Dog vomiting: causes and solutions

A dog tired after vomiting, flu

Vomiting in dogs can be considered as a common concern among the dog parents. Dogs can vomit due to reasons ranging from eating some unusual things to gulping down food too fast. At occasions, dog vomiting can also indicate some serious underlying health issues. As a dog parent, it is wise to be informed about the different causes and symptoms related to vomiting in dogs.

Read on to learn more about the symptoms and causes related to dog vomiting and what you can do to help your vomiting pooch.

Why is my dog vomiting?

One of the main reasons for vomiting in dogs is dietary indiscretion. This is a condition where your dog has ingested something that shouldn’t be on his diet. The scenario can affect your pooch’s gastrointestinal tract. The problems with the gastrointestinal tracts are not usually serious and your dog can be nurtured back to health by planning an easy to digest diet for him for the next few days and by addressing the initial dehydration.

Some of the other reasons why your dog may vomit and which can also indicate some serious diseases are as follows:

  • Parasites
  • Kidney disease
  • Liver disease
  • Inflammatory bowel disease
  • Cancer
  • Endocrine problems
  • Gastric ulceration
  • Bacterial infections and
  • Toxin ingestion

What to look for

When your dog vomits, try to find the answers to the following questions:

  • How long has been vomiting?
  • Is vomiting accompanied via other conditions like diarrhea, lethargy, anorexia?
  • Have you recently changed the diet of your pooch or have you fed him any uncooked or undercooked diet?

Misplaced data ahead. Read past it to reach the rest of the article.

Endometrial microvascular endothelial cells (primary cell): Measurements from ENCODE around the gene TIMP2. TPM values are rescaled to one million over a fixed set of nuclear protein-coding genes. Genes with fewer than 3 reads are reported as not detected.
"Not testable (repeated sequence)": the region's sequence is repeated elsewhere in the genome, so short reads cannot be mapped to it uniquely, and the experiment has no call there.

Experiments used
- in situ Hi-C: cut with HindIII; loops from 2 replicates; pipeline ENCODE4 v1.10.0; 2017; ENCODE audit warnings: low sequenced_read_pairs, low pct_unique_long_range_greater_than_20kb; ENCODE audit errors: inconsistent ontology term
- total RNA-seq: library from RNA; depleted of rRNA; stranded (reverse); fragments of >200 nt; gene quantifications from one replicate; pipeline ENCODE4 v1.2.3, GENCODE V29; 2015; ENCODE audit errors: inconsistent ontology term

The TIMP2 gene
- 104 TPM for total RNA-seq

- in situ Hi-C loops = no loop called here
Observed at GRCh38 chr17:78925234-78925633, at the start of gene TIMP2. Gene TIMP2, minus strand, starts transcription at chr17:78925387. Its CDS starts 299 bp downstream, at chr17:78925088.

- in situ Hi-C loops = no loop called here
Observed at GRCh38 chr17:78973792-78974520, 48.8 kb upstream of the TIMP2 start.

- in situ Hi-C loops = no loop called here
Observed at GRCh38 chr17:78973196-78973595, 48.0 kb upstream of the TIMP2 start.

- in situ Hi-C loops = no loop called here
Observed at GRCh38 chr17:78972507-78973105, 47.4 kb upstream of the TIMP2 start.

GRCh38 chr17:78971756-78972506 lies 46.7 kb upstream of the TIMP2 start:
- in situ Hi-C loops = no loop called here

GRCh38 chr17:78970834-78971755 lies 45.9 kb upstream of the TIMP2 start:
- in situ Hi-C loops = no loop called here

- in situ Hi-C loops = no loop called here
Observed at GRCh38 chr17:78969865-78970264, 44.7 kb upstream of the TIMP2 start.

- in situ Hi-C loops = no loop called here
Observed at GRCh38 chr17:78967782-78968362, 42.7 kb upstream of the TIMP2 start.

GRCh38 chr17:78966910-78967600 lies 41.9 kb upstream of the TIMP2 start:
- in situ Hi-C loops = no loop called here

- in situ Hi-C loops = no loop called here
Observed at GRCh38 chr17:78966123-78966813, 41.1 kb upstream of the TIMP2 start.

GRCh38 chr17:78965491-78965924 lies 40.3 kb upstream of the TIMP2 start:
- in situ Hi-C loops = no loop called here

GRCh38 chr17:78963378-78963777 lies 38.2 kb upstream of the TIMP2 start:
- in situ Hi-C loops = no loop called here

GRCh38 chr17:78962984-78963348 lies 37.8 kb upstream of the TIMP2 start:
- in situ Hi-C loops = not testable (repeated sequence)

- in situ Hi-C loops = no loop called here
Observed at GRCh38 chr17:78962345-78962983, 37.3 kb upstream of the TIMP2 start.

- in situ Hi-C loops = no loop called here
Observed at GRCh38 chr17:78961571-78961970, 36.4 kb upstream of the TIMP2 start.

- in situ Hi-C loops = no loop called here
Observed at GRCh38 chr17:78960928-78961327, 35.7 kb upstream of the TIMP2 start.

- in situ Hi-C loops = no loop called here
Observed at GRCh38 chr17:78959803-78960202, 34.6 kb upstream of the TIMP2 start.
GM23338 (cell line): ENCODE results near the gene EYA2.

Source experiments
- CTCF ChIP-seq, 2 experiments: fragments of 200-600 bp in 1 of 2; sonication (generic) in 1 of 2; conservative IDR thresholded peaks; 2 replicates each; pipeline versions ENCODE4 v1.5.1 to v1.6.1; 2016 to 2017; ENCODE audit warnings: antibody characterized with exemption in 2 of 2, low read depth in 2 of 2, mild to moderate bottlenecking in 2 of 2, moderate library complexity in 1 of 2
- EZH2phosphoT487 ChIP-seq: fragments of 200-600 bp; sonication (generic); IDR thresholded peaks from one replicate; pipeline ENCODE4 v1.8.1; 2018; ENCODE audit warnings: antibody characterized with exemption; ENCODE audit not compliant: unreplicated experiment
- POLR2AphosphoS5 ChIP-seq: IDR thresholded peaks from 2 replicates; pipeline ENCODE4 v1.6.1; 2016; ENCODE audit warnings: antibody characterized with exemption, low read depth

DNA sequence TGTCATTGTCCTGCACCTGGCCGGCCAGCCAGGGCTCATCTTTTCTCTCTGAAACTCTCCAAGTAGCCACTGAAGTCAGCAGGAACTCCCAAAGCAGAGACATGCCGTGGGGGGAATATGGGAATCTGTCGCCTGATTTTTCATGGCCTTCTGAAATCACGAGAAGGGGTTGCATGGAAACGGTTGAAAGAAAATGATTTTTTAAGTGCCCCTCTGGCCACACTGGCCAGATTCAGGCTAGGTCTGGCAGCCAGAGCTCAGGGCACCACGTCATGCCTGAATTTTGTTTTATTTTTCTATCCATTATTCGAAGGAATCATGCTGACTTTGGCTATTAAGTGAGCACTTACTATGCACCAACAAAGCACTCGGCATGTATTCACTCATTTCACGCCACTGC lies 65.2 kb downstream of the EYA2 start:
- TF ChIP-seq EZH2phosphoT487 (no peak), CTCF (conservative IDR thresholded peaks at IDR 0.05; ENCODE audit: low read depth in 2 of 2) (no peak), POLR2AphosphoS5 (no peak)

• Is he up to date with is medications for tick or worming?
  • Has he had access to any household or other poisonous substances?
  • Has he raided the bin recently?
  • Is vomiting accompanied by weight loss?

How to help your vomiting dog?

If you suspect that the diet of your dog is the main reason that prompts the vomiting tendency, you can start by taking him off any food and water for six hours. If the vomiting stops, you can feed him small amounts of water and increase the amount of water, if he seems to be holding it down.

Similarly, you can start feeding him a solid diet in small quantity after 12 hours. Preferably, you can start by feeding some light diet, essentially,  plain rice and boiled boneless and skinless meat. Observe your dog for two to three days and if he seems healthier, you can put him back to his original diet.

If you find your dog to be vomiting more than once a day and if he indulges in continuous vomiting, you should take him to a vet.


On most of the occasions, the veterinarian will start by addressing the dehydration first. Veterinarians can also prescribe medications to regulate the stomach acid concentration. In some cases where your dog has ingested a foreign object, surgery might be necessary.

A little vomiting can be normal in dogs, however, if you observe that your pooch is vomiting it is advised to keep an eye on him for the next couple of days.